LANSING – Parachutes to Mars. Pressurized spacesuits. Foldable plant growth chambers and model exploration vehicles for space. These engineering feats are the focus of about 150 problem-solving Michigan middle-schoolers as part of an annual NASA educational program.
NASA’s STEM (Science, Technology, Engineering, and Math) and Investigations has developed four STEM challenges based on real-mission data and experiences that occur during human and robotic space exploration of our solar system. A separate challenge, the Global Observations to Benefit the Environment (GLOBE) Science Investigation, focuses on science protocols.
In collaboration with the U.S. and Michigan departments of Education, NASA’s program is designed to connect middle-school students in 21st Century Community Learning Centers (21st CCLC) in Michigan and nine other states with NASA scientist and engineer mentors to solve real-time challenges.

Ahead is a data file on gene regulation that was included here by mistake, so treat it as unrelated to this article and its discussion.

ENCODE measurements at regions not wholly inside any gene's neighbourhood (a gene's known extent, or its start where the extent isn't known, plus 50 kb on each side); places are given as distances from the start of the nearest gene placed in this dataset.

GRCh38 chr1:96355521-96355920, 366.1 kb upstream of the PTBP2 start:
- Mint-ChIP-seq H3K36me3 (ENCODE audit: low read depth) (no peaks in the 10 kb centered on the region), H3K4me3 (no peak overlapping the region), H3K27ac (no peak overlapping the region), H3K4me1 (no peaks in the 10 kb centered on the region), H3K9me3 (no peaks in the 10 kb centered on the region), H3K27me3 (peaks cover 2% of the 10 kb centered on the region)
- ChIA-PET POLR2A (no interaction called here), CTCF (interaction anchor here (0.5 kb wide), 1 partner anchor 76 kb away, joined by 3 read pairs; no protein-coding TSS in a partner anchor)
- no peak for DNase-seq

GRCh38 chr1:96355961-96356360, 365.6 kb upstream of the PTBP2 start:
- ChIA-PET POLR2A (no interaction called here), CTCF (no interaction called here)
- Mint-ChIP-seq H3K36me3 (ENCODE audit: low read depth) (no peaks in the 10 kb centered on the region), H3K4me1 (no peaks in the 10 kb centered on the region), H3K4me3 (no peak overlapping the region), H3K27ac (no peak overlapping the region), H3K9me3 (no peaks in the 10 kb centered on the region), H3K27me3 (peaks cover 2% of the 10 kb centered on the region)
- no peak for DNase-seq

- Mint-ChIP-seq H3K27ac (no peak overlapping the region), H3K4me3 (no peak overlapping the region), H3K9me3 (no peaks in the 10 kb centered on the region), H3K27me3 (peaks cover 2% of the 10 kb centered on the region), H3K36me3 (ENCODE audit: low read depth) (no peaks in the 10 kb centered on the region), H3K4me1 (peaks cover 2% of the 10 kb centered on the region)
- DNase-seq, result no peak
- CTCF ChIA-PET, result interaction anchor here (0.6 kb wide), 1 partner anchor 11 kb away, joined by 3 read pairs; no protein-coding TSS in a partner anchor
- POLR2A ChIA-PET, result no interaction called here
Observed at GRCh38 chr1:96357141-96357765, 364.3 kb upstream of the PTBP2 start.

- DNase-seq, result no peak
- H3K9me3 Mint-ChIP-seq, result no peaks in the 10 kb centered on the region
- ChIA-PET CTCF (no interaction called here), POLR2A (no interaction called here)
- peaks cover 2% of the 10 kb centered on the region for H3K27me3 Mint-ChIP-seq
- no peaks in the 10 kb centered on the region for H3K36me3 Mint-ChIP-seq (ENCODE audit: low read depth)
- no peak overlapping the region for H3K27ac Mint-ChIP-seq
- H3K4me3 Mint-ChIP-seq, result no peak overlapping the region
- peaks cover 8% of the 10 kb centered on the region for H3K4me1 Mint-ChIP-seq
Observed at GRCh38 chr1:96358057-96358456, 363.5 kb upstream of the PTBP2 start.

The 21st CCLCs provide academic enrichment during out-of-school time for students and their families, particularly students who attend schools in some of the nation’s highest-need communities.
This year’s Michigan participants are from Grand Rapids Public Schools, Genesee School District, Kalamazoo Public Schools, Kentwood Public Schools, Muskegon Public Schools, Mt. Morris Consolidated Schools, Wayne-Westland Community School District, and Westwood Heights Schools.
“I’m proud to say that Michigan has been included to this prestigious national challenge all four times it’s been offered,” State Superintendent Brian Whiston said. “Students learn firsthand about innovation, problem-solving and teamwork in the STEM fields – skills that are critical to Michigan becoming a Top 10 education state in 10 years.”
Students will showcase their end products, such as actual parachute designs, at Michigan’s 21st CCLC NASA STEM Challenge Showcase from 3-5 p.m. Thursday, March 30, 2017, at the Impression 5 Science Center, 200 Museum Drive in Lansing.
NASA Glenn Research Center representatives and a NASA engineer will be on hand.
The event does not designate winners or losers; instead NASA recognizes all participants. In past events, NASA put students’ names into a capsule that will be stowed aboard a future space mission. The U.S. Department of Education funds the events.
For more information about the program, visit https://y4y.ed.gov/stemchallenge/nasa.